Queer Lit Bingo 2016 · Review

[Review] Labyrinth Lost by Zoraida Córdova

labyrinth-lost

Title: Labyrinth Lost

Author: Zoraida Córdova

Published by: Sourcebooks Fire

My rating: 3 out of 5 stars

Where I got the book: Public Library

Despite Alex being the most powerful bruja in her family in a generation, she hates magic and desperately wants nothing to do with it. So she hatches a plan to rid herself of her powers on her Deathday celebration, only to have it go horribly wrong. Her entire family vanish into thin air, as if they never existed.

The only person left is Nova, a brujo boy Alex isn’t sure she can trust. But desperation creates the strangest of friendships and Nova agrees to guide Alex through Los Lagos, a land in-between, to find her family, but for a price. Alex and Nova must then travel through the dangerous land of Los Lagos, to be joined later by Alex’s best friend Rishi, and save Alex’s family, if they manage to stay alive.

I wanted so badly to love this book. And I enjoyed it but it’s become painfully clear to me that for the first time since aging outside of the YA target audience age group that YA just isn’t as enjoyable to me anymore. This has been happening over the past year but Labyrinth Lost was the book that solidified my realization. This is one of the reasons why I rated the book at 3 stars although my personal feelings about it were actually around a 2. This book just didn’t do it for me but I know my 16 year old self would have loved it.

If this book had been available when I was in high school I probably would have devoured it, gone to class on little to no sleep and start passing it around to my friends. I mean it’s got all the things I loved to read about as a teen, magic, love triangles (I’m an occasional fan), epic quests, brooding male love interests, queer characters, tender and adorable first kisses, romance, etc!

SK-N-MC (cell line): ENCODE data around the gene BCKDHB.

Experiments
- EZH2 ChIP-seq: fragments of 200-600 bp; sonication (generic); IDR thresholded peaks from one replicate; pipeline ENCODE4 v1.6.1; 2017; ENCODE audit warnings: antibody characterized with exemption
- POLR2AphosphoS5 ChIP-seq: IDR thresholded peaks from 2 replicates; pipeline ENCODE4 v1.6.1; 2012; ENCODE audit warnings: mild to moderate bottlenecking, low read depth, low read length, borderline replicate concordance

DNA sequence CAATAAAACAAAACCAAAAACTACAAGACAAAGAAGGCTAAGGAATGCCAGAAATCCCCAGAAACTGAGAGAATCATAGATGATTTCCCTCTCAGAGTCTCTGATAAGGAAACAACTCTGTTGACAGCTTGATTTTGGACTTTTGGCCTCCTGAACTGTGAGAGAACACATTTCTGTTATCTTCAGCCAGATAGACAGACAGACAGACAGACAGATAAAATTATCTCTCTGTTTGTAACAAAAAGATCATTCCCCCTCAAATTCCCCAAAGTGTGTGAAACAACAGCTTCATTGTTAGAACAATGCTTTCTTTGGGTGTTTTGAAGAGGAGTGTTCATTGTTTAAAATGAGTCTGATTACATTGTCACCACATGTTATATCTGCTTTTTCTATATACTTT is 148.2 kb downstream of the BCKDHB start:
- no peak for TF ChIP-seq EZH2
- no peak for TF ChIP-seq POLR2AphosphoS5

But now that I’m an adult I think I’ve sadly mainly grown out of brooding male love interests, or need more complicated plots and prose since I’ve started reading fantasy doorstopper novels. The plot dragged for a bit in the middle as the characters wandered around and I felt it never quite managed to pick itself back up to a point that I was super invested. I don’t want to discourage anyone from checking out Labyrinth Lost. It’s got a ton of rave reviews and lots of people love it. It just sadly didn’t work for me.

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2 thoughts on “[Review] Labyrinth Lost by Zoraida Córdova

    1. Excellent question! Kushiel’s Dart by Jacqueline Carey if you’re looking for a bi protagonist. Inda by Sherwood Smith if you’re looking for complex politics. The Grace of Kings by Ken Liu if you’re looking for lots of battles and unique worldbuilding.

      Liked by 1 person

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